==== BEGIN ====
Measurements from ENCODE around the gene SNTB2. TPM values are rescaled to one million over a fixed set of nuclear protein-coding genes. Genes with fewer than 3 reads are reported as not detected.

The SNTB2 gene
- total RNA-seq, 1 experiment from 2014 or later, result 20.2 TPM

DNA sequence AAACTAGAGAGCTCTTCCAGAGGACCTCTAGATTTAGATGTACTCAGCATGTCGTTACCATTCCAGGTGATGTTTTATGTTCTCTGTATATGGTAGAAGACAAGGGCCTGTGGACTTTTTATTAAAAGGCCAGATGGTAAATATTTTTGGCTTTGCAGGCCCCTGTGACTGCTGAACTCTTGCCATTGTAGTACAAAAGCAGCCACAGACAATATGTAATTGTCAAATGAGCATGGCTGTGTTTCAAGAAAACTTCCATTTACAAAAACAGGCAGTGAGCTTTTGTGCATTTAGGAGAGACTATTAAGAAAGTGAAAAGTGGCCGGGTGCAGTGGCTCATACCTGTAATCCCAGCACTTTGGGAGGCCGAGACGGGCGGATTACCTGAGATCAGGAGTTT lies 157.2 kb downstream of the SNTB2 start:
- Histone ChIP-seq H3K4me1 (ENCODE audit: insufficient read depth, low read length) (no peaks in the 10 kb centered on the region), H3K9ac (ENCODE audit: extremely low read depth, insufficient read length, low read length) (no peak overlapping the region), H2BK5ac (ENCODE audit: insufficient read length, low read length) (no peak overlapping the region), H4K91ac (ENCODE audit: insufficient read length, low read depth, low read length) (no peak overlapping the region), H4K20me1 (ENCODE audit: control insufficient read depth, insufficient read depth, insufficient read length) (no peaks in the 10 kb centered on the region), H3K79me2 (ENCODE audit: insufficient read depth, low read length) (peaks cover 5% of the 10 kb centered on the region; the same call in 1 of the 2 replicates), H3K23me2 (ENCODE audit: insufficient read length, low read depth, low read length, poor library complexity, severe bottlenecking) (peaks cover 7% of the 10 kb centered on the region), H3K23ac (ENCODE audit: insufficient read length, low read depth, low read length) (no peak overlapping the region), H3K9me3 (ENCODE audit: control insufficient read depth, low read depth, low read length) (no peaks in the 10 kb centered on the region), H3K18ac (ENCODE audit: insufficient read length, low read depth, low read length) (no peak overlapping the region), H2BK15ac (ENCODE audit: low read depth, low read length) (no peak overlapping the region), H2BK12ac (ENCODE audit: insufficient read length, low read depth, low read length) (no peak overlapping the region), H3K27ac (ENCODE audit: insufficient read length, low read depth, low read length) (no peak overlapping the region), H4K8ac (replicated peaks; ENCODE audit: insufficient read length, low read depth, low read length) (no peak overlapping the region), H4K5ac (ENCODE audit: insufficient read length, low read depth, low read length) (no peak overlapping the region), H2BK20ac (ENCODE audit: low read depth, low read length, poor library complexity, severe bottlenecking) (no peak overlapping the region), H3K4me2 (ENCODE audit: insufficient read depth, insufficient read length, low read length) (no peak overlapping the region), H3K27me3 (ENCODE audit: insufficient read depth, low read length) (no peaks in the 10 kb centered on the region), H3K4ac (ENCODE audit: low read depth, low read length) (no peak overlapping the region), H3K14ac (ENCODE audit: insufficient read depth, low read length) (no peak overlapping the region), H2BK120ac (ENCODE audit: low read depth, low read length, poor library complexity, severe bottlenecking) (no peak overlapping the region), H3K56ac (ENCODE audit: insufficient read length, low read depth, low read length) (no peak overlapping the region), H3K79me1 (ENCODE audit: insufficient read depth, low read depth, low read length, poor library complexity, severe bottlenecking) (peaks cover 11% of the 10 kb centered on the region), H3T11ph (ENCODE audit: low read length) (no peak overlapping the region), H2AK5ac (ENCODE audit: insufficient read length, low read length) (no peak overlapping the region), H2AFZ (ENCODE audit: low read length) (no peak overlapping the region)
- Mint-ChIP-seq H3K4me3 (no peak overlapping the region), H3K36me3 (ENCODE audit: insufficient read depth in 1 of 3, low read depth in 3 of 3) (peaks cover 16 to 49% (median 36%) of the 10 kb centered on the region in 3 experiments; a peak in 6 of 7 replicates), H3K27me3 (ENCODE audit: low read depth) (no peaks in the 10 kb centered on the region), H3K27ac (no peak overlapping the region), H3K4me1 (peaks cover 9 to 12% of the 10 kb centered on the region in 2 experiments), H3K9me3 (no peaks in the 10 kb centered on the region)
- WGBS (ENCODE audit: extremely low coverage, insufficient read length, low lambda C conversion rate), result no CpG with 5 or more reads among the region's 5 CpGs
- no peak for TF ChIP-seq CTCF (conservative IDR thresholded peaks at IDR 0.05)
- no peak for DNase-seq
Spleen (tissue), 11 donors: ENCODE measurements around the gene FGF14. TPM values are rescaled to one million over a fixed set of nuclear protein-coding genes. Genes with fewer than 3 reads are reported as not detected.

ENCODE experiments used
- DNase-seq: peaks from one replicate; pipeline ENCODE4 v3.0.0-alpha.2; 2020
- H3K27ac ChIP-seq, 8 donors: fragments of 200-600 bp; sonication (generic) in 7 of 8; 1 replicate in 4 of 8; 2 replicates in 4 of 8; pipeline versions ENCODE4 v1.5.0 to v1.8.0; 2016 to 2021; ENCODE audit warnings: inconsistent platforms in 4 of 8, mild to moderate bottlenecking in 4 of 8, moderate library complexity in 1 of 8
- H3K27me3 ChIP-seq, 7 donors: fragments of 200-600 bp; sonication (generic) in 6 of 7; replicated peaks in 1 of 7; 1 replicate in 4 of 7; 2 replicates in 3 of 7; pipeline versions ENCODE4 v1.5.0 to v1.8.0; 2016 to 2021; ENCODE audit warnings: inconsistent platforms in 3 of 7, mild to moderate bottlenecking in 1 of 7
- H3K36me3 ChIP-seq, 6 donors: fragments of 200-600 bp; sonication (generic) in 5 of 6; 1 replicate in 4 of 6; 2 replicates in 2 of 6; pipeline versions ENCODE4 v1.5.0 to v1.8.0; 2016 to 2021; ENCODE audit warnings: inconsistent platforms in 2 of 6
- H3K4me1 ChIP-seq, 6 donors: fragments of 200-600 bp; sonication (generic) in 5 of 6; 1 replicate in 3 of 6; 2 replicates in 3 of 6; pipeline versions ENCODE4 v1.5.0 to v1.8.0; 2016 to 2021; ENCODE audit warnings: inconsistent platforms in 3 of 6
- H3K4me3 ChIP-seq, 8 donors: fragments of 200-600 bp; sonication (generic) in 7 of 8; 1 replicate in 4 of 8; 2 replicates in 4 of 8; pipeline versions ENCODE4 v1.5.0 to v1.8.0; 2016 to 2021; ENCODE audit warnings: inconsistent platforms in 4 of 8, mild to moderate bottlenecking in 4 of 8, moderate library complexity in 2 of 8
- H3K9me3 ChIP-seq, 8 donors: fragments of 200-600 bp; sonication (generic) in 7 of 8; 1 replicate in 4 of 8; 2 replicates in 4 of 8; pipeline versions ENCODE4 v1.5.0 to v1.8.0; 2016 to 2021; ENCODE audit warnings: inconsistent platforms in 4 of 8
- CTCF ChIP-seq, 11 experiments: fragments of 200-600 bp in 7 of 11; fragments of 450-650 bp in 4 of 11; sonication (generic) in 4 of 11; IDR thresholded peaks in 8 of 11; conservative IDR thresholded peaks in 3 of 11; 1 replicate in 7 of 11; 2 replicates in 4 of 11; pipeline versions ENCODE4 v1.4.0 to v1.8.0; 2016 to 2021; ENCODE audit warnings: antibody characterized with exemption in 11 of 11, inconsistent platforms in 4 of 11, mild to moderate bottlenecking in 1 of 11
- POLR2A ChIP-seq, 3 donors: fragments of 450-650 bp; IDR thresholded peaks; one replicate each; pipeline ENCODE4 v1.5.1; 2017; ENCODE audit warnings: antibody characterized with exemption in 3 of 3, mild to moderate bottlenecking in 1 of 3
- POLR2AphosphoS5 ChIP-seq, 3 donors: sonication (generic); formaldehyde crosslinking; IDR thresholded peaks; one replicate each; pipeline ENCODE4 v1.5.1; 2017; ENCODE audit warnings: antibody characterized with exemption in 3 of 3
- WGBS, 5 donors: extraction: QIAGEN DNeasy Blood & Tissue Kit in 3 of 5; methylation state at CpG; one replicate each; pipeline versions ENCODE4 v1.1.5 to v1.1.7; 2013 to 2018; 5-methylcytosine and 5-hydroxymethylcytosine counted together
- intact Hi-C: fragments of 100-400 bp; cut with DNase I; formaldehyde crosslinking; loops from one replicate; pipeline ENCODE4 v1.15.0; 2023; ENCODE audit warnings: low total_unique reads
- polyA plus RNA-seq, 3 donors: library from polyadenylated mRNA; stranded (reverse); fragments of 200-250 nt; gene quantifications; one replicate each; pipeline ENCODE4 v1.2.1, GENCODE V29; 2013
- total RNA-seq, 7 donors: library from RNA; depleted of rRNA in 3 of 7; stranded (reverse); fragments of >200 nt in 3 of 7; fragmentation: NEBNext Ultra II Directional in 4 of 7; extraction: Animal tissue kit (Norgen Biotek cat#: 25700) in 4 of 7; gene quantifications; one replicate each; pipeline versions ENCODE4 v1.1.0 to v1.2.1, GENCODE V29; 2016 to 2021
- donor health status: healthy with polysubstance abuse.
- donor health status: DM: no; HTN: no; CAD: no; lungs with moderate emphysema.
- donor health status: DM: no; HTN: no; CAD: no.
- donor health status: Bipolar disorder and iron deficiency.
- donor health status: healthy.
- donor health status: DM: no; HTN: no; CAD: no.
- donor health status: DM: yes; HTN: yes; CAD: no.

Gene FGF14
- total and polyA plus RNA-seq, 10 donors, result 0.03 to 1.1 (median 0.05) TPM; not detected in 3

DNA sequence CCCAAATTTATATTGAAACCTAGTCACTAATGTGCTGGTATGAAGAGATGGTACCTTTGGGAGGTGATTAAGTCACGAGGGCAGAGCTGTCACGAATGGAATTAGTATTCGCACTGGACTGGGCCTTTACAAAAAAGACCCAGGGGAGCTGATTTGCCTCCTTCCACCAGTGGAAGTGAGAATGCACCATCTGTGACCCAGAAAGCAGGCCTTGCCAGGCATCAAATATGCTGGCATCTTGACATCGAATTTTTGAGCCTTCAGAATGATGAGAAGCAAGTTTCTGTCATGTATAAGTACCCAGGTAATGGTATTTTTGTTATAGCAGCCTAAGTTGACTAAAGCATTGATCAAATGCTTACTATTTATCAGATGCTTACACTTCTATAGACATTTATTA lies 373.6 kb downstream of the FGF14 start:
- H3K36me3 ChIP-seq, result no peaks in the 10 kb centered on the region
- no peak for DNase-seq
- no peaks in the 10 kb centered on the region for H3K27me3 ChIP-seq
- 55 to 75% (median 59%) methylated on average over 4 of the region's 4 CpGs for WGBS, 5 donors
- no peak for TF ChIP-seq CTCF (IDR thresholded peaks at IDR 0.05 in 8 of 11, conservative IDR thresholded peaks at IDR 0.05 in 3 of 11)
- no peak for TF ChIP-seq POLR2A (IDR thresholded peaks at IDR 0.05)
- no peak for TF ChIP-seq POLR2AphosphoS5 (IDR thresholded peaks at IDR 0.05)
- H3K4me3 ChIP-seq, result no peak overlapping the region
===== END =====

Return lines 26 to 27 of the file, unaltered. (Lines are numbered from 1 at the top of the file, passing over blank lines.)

- donor health status: healthy with polysubstance abuse.
- donor health status: DM: no; HTN: no; CAD: no; lungs with moderate emphysema.